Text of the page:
Vote on women throws Plenary into crisis

A protest over the fate of votes on women and the Church has thrown the Plenary Council into crisis

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Plenary members gather for the Second Assembly of the Council in St Mary’s Cathedral College Hall on 5 July 2022. Photo: Giovanni Portelli

The agenda for the Plenary Council was thrown into crisis and disrupted on Wednesday morning after more than 60 of the 277 members formed a protest over issues regarding women in the Church, including the defeat of a motion to formalise support for the ordination of women as deacons.

The members left their seats and stood together at one side of the assembly hall about 11am following the announcement to members of the bishops’ deliberative vote on the two motions relating to women. The Catholic Weekly understands some participants felt aggrieved by the bishops’ vote and that deep divisions were being voiced. Some felt the crisis was partly due to the process itself.

As the scheduled lunch break commenced, the Council’s Steering Committee met with the bishops to discuss the next steps, while an alternative meeting was held by more than 60 members in a separate room.

All four motions in Part 3 of the guiding document, entitled ‘Called by Christ – Sent Forth as Missionary Disciples’ achieved qualified majorities on both rounds of voting. Two-thirds of voters present must support a motion to archive a qualified majority.

The protest was formed after the outcome of the deliberative votes by the bishops on Part 4 of the document, entitled ‘Witnessing to the Equal Dignity of Women and Men’.

One motion, including the consideration of women for ministry as deacons – should Rome agree – received a qualified majority among consultative voters but fell just short of a qualified majority among deliberative voters – bishops – and did not pass.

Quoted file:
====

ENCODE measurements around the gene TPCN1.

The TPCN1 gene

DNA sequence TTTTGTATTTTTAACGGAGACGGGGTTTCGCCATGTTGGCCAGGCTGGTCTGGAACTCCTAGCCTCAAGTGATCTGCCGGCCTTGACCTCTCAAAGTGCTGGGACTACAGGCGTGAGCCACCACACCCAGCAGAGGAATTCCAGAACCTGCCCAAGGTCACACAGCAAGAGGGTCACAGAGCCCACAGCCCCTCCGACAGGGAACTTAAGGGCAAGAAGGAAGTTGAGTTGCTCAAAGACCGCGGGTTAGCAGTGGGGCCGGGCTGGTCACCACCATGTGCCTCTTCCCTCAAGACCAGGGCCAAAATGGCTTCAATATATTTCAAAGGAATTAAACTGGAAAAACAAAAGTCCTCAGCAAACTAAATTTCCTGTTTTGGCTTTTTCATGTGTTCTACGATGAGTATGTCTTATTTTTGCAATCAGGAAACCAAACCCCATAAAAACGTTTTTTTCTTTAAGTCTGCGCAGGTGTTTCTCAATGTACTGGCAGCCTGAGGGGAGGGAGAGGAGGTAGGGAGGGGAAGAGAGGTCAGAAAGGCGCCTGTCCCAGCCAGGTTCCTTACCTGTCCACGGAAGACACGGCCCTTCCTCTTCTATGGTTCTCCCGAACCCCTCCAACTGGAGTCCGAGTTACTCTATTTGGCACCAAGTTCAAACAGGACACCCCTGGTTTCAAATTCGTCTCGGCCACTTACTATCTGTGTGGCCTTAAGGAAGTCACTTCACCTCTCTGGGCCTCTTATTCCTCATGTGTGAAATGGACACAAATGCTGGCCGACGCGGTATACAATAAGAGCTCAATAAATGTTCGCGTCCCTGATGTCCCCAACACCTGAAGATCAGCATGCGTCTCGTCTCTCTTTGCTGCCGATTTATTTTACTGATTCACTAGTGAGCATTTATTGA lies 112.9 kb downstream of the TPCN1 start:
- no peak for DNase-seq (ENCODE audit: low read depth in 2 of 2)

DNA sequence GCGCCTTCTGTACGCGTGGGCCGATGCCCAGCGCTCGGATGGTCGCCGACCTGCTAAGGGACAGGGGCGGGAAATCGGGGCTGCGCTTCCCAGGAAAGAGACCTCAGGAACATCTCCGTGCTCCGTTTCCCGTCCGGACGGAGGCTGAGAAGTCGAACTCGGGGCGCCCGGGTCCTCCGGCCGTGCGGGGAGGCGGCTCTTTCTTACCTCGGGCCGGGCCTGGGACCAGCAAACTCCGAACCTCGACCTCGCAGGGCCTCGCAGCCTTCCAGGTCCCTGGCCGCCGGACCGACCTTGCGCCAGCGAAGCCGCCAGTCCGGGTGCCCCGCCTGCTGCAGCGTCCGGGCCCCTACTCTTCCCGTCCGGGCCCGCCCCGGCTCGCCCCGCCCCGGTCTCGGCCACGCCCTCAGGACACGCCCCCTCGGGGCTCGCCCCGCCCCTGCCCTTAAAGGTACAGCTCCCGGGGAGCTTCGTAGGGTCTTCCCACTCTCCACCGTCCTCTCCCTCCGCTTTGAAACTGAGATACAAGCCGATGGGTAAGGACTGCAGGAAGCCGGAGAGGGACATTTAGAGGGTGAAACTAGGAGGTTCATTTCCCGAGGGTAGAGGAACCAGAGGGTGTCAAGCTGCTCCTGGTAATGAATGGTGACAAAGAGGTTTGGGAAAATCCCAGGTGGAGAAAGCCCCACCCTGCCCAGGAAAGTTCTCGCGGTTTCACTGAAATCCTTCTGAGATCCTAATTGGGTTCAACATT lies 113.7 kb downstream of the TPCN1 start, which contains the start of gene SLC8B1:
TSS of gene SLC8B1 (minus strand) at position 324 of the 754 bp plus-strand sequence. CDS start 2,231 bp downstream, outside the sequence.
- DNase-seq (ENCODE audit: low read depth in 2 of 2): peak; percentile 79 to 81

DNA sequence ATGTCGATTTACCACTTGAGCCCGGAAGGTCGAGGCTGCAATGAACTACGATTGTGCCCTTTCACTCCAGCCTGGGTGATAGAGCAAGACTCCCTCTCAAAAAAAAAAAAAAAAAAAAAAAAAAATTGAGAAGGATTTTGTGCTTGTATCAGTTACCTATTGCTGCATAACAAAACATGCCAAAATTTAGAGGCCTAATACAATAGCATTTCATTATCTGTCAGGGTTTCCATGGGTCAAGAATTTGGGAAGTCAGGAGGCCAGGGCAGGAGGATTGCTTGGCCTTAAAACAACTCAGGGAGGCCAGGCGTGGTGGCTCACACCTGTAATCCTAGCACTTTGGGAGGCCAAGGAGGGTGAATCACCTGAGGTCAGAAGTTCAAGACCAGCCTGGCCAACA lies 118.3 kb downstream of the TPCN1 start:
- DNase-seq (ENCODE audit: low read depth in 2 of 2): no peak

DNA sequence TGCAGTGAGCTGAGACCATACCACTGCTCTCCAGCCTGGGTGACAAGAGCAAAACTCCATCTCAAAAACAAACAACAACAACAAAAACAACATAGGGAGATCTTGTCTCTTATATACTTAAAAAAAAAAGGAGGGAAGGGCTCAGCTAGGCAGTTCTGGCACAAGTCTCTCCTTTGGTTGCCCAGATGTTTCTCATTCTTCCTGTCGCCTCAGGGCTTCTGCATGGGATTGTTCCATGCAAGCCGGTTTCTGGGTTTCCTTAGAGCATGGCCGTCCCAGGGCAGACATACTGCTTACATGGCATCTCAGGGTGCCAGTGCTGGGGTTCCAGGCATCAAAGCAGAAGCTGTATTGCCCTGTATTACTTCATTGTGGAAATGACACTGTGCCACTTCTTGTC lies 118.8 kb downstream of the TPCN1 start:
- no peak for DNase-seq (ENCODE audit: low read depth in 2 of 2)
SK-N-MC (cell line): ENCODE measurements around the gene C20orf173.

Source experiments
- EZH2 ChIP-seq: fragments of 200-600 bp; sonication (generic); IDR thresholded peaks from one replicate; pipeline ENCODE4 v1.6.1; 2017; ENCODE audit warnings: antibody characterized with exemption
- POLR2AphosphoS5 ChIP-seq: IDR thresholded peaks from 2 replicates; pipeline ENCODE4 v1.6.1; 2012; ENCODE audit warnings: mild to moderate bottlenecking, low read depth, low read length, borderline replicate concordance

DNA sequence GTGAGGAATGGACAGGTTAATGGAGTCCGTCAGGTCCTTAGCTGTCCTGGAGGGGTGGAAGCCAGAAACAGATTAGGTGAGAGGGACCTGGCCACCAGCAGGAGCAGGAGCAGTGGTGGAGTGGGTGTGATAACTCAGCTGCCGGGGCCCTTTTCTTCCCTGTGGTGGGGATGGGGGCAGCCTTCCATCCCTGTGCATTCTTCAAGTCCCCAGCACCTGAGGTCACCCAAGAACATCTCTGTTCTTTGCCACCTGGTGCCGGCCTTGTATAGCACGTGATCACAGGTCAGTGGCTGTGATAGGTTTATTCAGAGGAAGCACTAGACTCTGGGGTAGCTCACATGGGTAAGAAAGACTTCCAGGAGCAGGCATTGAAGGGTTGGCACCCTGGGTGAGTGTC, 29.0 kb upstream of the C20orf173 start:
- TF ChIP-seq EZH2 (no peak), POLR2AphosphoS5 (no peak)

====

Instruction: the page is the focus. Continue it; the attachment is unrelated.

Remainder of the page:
The numbers on the consultative vote for that motion 4.5 were: placet (assent) 148, placet juxta modum (assent with reservations) 27 and non placet (no assent) 36. At the deliberative vote 25 bishops voted placet, 10 voted placet juxta modum and 8 voted non placet.

The other motion, 4.6, did not receive a qualified majority on either the consultative or the deliberative votes, and so was not passed.

It was much shorter, proposing: “That each Australian diocese and eparchy foster new opportunities for women to participate in ministries and roles that are stable, publicly recognised, resourced with appropriate formation including theological education and commissioned by the bishop. These ministries and roles should engage with the most important aspects of diocesan and parish life and have a real impact on those communities.”

It received a consultative vote of placet 84, placet juxta modum 31, and non placet 97. At the deliberative vote it got 27 placet votes, 5 placet juxta modum and 11 non placet.

Plenary Council vice-president Bishop Shane Mackinlay addressed the assembly after the outcome of the votes was announced. He proposed that members spend additional time discerning what reservations and concerns are being expressed in the placet juxta modum (assent with reservations) votes.

Mr Sullivan told The Catholic Weekly that a “palpable division” in the Plenary assembly room was evident from the previous day’s discussions.

“There was a lot of anger and frustration particularly on behalf of women but also the LGBT or rainbow community if you will,” he said.

“This to my mind goes to the deeper issues confronting the Church over this period of listening and dialogue. Lots of voices have come forward and there is frustration that not all those voices are not actually in the room.

“The second thing is, are we actually being attentive to what those voices are saying to us.

“Underneath it all, I have to say even from my own experience, there is a deep grief I think that we all feel about where the Church is at, not just for ourselves personally but collectively there are generations of people who are no longer able to identify with the Church.”

A statement from the Australian Catholic Bishops’ media office late on Wednesday said that in the first afternoon session, a majority of Members backed a motion to reconsider the two motions from Part 4 of the Council’s Motions and Amendments document.

A four-person writing group has been established to receive recommendations from Members for the drafting of revised motions. The new motions are expected to be considered later in the week.